Authors: Wallace, Andrea P. C.; Jones, Julia P. G.; Milner-Gulland, E. J.; Wallace, Graham E.; Young, Richard; Nicholson, Emily
Brief summary of the paper: Understanding how fishers make decisions is important for improving management of fisheries. There is debate about the extent to which small-scale fishers follow an ideal free distribution (IFD) – distributing their fishing effort efficiently according to resource availability rather than being influenced by social factors or personal preference.
Using detailed data from 1800 fisher catches and from semi-structured interviews with over 700 fishers at Lake Alaotra, the largest inland fishery in Madagascar, we show that fishers generally conform to IFD. However, there were differences in catch: effort relationships between fishers using different gear types as well as other revealing deviations from the predictions of IFD.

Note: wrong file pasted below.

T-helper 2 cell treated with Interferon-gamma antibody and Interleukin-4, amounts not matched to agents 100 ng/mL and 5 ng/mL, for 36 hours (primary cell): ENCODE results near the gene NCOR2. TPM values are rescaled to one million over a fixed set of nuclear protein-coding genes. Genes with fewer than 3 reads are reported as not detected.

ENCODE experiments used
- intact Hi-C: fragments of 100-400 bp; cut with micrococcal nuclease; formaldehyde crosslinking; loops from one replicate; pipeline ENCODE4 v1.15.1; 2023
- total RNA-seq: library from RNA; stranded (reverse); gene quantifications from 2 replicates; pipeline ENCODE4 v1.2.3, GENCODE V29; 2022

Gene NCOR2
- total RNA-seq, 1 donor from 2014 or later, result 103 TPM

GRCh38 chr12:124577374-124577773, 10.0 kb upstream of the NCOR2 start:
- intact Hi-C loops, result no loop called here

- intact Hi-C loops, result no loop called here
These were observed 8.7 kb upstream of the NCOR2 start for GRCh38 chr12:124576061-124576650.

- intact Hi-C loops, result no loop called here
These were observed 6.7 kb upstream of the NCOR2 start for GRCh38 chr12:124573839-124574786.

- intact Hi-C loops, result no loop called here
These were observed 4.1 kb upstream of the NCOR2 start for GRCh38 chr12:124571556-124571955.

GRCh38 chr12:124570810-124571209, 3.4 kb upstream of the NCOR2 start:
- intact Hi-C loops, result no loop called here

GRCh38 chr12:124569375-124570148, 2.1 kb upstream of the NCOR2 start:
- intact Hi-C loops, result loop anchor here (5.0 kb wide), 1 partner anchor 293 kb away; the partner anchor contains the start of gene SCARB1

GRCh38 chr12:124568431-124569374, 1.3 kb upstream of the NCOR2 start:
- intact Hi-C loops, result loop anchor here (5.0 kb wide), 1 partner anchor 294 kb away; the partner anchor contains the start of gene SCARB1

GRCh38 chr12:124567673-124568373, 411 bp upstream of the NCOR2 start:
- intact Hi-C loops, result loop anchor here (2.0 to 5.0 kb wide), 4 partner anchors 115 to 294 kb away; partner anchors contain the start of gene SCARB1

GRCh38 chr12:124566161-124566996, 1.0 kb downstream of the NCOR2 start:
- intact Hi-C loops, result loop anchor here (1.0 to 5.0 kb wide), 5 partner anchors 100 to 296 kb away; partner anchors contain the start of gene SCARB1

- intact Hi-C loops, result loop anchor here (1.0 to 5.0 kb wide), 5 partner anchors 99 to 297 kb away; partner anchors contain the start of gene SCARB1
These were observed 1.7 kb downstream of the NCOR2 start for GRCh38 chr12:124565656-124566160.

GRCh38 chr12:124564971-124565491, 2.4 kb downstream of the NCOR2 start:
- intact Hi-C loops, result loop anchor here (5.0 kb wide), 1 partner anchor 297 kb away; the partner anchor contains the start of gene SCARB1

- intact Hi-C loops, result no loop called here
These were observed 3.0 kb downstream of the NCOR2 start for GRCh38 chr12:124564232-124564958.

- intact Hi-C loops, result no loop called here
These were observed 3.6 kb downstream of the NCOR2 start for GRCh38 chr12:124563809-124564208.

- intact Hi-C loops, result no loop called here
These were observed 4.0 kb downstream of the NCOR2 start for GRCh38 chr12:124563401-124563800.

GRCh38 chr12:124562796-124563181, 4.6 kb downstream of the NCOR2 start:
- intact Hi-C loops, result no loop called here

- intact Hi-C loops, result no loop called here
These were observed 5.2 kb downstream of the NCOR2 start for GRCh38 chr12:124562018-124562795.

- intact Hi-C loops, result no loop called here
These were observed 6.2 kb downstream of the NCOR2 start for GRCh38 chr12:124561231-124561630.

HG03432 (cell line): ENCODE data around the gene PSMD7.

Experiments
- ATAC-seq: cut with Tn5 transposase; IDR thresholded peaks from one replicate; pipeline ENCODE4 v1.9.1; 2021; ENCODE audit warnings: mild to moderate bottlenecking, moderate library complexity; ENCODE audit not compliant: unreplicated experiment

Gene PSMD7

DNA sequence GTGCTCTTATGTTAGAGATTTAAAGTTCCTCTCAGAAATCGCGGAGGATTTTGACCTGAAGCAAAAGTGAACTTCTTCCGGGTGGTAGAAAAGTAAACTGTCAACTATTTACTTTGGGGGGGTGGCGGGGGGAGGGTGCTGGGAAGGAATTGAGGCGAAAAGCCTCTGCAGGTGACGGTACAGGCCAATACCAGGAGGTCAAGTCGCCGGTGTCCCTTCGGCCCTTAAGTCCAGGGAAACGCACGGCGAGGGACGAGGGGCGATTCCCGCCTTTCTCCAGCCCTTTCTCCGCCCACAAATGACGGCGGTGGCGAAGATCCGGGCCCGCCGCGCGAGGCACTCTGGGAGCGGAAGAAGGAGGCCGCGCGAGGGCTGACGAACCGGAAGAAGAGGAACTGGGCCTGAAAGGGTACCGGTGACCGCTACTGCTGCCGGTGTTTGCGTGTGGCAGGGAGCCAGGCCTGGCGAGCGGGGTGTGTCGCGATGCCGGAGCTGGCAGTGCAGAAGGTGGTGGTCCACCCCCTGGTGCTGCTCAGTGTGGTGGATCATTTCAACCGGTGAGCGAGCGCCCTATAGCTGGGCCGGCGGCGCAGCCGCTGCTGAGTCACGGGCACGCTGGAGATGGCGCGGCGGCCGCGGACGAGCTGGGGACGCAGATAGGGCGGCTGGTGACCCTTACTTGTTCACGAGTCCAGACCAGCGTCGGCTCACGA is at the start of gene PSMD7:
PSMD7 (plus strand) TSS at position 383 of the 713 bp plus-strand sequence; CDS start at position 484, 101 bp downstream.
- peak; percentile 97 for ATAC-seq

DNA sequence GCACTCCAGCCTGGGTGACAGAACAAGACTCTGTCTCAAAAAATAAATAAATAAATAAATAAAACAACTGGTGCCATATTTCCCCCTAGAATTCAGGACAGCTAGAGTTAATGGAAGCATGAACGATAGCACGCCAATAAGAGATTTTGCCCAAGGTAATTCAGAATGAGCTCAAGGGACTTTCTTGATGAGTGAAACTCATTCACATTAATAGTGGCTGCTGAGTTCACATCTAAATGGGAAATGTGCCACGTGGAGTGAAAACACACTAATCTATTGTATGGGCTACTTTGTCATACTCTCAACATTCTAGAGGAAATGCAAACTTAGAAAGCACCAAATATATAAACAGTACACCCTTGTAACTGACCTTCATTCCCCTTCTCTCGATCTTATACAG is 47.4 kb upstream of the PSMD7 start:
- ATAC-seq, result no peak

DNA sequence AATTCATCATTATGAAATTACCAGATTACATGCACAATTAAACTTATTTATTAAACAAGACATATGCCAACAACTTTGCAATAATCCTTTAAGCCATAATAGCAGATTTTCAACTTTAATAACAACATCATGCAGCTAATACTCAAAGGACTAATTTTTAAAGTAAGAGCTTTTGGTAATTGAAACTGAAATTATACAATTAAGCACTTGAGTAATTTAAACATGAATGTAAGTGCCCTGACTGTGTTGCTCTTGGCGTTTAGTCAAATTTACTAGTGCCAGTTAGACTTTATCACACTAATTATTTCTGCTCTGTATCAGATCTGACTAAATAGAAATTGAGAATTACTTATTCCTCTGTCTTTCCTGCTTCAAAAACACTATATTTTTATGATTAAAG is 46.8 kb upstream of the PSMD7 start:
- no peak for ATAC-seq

Fishers report routine as the primary determinant of their choice of fishing location, explaining why they do not quickly respond to changes in catch at a site. Understanding the influences on fishers’ spatial behaviour will allow better estimates of costs of fishing policies on resource users, and help predict their likely responses.
This can inform management strategies to minimise the negative impacts of interventions, increasing local support for and compliance with rules.